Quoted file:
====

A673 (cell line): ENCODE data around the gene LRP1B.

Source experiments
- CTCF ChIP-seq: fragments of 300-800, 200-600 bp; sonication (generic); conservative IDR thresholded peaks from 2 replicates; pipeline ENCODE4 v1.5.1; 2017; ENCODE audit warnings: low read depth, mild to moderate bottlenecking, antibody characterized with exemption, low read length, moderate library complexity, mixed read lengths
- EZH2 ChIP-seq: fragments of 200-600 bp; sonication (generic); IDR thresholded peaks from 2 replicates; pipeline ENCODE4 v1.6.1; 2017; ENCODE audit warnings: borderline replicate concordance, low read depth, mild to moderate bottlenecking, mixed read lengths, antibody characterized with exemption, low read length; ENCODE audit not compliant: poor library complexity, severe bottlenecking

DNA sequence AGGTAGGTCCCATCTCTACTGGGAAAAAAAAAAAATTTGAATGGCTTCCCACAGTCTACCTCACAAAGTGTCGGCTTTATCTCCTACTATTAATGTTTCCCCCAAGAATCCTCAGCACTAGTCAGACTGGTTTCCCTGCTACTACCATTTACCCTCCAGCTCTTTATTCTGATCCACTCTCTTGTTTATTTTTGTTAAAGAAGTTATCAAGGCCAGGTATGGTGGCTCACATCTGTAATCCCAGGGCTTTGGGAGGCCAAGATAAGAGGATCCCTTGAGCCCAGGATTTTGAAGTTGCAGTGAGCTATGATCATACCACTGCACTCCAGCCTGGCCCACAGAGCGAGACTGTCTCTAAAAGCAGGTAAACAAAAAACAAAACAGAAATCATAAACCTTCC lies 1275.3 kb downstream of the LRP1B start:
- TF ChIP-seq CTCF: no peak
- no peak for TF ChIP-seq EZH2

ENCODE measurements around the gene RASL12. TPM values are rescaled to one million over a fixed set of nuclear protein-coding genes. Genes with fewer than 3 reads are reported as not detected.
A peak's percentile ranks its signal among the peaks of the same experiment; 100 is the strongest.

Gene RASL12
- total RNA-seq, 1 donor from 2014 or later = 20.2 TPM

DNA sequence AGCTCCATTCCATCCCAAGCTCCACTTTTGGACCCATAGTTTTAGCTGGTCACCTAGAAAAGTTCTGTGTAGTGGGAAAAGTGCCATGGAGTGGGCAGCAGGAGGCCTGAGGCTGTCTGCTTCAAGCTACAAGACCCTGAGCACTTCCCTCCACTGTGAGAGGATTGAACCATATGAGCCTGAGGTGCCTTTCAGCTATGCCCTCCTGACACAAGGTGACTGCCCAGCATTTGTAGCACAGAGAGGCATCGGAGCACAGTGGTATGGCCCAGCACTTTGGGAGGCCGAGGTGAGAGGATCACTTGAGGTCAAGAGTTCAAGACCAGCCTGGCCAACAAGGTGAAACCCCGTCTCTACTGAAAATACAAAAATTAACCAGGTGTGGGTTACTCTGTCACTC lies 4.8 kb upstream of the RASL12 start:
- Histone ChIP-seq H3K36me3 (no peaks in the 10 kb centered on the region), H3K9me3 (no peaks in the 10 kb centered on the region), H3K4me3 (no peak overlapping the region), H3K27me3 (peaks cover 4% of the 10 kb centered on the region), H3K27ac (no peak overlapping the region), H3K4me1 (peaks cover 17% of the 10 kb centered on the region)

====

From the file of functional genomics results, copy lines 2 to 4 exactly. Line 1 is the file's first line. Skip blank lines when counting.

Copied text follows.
Source experiments
- CTCF ChIP-seq: fragments of 300-800, 200-600 bp; sonication (generic); conservative IDR thresholded peaks from 2 replicates; pipeline ENCODE4 v1.5.1; 2017; ENCODE audit warnings: low read depth, mild to moderate bottlenecking, antibody characterized with exemption, low read length, moderate library complexity, mixed read lengths
- EZH2 ChIP-seq: fragments of 200-600 bp; sonication (generic); IDR thresholded peaks from 2 replicates; pipeline ENCODE4 v1.6.1; 2017; ENCODE audit warnings: borderline replicate concordance, low read depth, mild to moderate bottlenecking, mixed read lengths, antibody characterized with exemption, low read length; ENCODE audit not compliant: poor library complexity, severe bottlenecking